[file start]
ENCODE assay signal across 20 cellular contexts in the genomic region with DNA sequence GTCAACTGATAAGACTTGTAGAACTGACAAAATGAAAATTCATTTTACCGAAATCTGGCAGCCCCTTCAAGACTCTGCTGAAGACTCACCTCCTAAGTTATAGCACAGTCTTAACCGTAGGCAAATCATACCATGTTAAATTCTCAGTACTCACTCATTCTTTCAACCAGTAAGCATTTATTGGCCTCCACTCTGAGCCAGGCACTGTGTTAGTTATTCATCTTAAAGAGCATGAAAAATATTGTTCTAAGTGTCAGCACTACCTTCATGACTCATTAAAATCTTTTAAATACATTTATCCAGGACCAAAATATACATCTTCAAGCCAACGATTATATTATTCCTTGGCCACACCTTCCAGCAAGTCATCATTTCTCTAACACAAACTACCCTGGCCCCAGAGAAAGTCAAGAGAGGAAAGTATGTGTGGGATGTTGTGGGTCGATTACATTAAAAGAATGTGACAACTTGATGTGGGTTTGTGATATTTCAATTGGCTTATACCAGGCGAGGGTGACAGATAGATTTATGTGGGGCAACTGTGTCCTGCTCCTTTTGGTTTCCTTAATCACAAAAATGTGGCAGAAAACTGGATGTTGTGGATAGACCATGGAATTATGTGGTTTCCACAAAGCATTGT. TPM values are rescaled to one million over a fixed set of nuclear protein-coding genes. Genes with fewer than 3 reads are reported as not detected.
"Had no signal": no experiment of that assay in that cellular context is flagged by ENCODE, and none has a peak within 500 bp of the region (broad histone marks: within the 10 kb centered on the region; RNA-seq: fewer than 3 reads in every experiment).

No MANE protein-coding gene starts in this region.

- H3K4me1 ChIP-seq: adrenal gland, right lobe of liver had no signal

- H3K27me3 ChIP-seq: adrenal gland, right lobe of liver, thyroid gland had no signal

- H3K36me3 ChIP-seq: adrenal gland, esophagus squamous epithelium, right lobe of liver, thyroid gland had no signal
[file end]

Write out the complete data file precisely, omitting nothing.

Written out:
ENCODE assay signal across 20 cellular contexts in the genomic region with DNA sequence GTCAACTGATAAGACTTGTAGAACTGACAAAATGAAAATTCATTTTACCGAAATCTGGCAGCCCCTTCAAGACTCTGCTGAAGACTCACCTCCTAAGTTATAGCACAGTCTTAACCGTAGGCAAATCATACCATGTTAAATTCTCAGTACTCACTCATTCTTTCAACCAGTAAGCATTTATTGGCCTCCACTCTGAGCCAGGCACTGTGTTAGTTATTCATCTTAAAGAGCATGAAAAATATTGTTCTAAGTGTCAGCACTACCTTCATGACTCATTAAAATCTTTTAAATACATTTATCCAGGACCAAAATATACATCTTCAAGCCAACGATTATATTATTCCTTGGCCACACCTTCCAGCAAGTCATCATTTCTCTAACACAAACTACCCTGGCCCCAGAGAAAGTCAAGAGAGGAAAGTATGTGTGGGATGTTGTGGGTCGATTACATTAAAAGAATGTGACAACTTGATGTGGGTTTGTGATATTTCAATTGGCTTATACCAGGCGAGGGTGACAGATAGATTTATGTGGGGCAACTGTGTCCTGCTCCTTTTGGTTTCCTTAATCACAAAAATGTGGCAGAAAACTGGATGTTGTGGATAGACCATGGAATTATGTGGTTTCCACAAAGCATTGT. TPM values are rescaled to one million over a fixed set of nuclear protein-coding genes. Genes with fewer than 3 reads are reported as not detected.
"Had no signal": no experiment of that assay in that cellular context is flagged by ENCODE, and none has a peak within 500 bp of the region (broad histone marks: within the 10 kb centered on the region; RNA-seq: fewer than 3 reads in every experiment).

No MANE protein-coding gene starts in this region.

- H3K4me1 ChIP-seq: adrenal gland, right lobe of liver had no signal

- H3K27me3 ChIP-seq: adrenal gland, right lobe of liver, thyroid gland had no signal

- H3K36me3 ChIP-seq: adrenal gland, esophagus squamous epithelium, right lobe of liver, thyroid gland had no signal